When talking about digital transformation, it’s natural that those of us working in the field focus on the positives of our work - helping businesses grow, develop new revenues and stay competitive.
However, it would be negligent to gloss over the very real barriers to transformation that organisations face, and to fail to recognise that even when businesses understand the need to embed digital, the implementation of such a project can be problematic.
New research by management consultancy A.T Kearney examines this very idea, revealing that 59% of European C-Suite executive respondents report that digital innovation has not delivered high business impact at their organisation, despite confirming that digital transformation is key to greater customer acquisition and increased revenue.
Two primary barriers are identified, with 59% of participants citing the integration of new technologies into established infrastructures, and 51% naming a corporate culture that is not ready to embrace digital technologies.
Although it’s disappointing to learn that digital transformation is not delivering impact for the respondent businesses, the two named barriers are of little surprise.
In our work at Discerning Digital, technological integration and cultural change are two of the most difficult areas to influence, and yet they are absolutely crucial to transformation at any scale.
I’m fond of saying that when it comes to digital innovation, technology isn’t everything, and indeed it isn’t, but it would be naive to discount its fundamental role.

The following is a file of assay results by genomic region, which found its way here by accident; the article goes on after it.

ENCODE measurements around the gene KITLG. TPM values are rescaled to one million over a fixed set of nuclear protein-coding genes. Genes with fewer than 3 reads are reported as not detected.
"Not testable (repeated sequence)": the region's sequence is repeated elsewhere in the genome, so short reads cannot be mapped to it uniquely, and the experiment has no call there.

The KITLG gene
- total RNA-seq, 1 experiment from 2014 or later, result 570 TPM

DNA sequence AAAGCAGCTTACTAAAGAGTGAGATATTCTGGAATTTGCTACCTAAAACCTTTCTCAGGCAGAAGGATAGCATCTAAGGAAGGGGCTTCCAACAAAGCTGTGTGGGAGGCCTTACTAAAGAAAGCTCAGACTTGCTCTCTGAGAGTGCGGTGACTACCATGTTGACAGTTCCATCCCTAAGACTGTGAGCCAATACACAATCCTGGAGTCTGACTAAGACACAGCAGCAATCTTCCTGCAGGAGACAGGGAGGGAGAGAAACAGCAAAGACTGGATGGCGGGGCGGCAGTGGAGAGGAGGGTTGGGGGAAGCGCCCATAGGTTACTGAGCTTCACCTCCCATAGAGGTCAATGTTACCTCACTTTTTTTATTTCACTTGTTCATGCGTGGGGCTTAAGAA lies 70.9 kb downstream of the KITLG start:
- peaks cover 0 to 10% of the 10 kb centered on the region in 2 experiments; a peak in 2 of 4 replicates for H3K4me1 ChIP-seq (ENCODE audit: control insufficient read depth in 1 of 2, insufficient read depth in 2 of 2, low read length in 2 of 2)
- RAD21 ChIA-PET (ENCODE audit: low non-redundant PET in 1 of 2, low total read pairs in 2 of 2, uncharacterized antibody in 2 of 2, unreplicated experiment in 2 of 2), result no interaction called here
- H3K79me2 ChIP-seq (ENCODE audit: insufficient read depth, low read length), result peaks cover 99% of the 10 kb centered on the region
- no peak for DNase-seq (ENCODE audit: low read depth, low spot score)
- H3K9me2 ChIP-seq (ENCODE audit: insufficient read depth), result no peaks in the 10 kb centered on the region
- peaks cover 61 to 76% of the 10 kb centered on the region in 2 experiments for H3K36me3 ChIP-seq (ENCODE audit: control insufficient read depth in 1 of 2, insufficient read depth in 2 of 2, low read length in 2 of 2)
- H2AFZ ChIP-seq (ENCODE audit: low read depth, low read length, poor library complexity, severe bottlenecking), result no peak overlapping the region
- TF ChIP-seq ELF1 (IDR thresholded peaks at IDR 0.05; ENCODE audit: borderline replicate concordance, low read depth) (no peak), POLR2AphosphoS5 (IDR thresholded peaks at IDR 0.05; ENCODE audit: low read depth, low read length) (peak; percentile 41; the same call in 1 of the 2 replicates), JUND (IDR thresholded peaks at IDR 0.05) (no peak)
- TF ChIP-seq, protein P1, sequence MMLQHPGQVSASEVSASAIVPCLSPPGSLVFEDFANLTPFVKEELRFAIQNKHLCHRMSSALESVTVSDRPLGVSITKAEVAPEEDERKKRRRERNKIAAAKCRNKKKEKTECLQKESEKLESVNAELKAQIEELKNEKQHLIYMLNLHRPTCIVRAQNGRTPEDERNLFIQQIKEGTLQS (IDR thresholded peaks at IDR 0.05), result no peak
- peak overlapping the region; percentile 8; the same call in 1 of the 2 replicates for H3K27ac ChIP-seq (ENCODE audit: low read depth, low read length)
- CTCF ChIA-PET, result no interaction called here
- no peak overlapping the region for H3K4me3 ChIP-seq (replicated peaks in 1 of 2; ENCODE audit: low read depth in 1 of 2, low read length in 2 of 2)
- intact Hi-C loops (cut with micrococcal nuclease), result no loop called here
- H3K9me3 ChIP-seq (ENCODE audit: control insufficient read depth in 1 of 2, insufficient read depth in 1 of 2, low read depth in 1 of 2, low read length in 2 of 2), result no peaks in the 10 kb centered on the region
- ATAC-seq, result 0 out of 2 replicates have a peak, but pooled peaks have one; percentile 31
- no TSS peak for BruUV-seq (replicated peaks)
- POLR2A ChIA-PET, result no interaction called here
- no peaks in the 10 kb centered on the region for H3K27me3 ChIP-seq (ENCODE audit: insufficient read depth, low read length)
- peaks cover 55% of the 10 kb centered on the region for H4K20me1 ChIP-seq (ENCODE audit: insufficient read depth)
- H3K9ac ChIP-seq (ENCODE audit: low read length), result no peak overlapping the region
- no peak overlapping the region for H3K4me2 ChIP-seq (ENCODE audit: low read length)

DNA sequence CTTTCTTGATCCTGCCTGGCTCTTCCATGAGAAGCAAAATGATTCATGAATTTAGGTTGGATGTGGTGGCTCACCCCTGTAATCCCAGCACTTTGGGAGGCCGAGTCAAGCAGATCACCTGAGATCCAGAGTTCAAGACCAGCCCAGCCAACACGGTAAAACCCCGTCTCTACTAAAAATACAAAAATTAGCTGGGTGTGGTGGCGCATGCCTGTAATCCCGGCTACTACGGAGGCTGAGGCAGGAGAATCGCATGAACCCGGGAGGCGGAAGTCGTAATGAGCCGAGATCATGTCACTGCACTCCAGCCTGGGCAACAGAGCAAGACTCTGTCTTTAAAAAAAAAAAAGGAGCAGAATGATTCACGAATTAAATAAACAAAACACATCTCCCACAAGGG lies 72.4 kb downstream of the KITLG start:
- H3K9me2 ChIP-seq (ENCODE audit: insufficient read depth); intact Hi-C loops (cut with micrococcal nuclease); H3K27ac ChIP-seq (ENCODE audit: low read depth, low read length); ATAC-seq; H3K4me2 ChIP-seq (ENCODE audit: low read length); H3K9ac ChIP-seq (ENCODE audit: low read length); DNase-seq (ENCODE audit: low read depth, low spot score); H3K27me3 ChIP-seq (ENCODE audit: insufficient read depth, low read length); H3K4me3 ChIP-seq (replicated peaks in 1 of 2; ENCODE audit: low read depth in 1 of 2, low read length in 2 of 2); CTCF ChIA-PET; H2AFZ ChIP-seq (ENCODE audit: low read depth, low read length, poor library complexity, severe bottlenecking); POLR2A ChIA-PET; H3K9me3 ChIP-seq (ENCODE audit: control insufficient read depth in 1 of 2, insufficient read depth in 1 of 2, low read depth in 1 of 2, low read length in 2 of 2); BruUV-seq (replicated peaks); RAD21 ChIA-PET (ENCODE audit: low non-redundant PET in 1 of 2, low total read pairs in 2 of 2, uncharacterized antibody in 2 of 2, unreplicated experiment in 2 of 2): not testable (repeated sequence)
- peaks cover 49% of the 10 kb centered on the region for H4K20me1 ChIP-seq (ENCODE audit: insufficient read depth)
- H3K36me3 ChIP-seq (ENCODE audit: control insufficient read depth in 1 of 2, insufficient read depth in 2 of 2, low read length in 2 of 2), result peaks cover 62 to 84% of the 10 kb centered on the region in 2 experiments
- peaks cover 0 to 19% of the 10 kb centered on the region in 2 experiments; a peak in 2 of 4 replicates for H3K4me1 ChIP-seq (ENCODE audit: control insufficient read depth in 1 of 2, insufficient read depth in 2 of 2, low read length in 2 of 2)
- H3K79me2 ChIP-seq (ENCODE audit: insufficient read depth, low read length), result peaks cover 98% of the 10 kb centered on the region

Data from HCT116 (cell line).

Typically, our transformation projects begin with a strategic element but very often a need for new systems, tools or processes is quickly identified.
Many of these strategies share common elements; to grow the business, develop new products, identify new revenues or simply become leaner and faster - technology is a key enabler of all these goals.
However, even when clients agree on the need for tech investment, existing infrastructure and processes can throw up complex obstacles that can stall a transformation project, or worse, stop it in its tracks.
If this is a concern of yours, I’d advise you to:
The role of culture cannot be understated in any digital project, and we’ve seen first-hand how difficult change is without company-wide support.
There are lots of theories on the best way to facilitate change in an organisation but we firmly believe that transformation can only work when visibly supported from the top down.
Some of our key learnings on cultural change in transformation include:
The most important thing to remember is that these measures should enforce how digital supports your existing KPIs and strengthens your vision, rather than being viewed as a separate set of goals. This truly is a fundamental tenet of transformation.
Talking honestly and openly about the challenges of digital transformation should be encouraged. Transformation isn’t meant to be easy and the greatest risk of all is investing in a project without any real understanding of the potential stumbling blocks.
The insights from this research should act as a pertinent reminder of the common pitfalls in digital innovation, which while they may be challenging, are by no means insurmountable.
(This article originally appeared on Manchester Digital).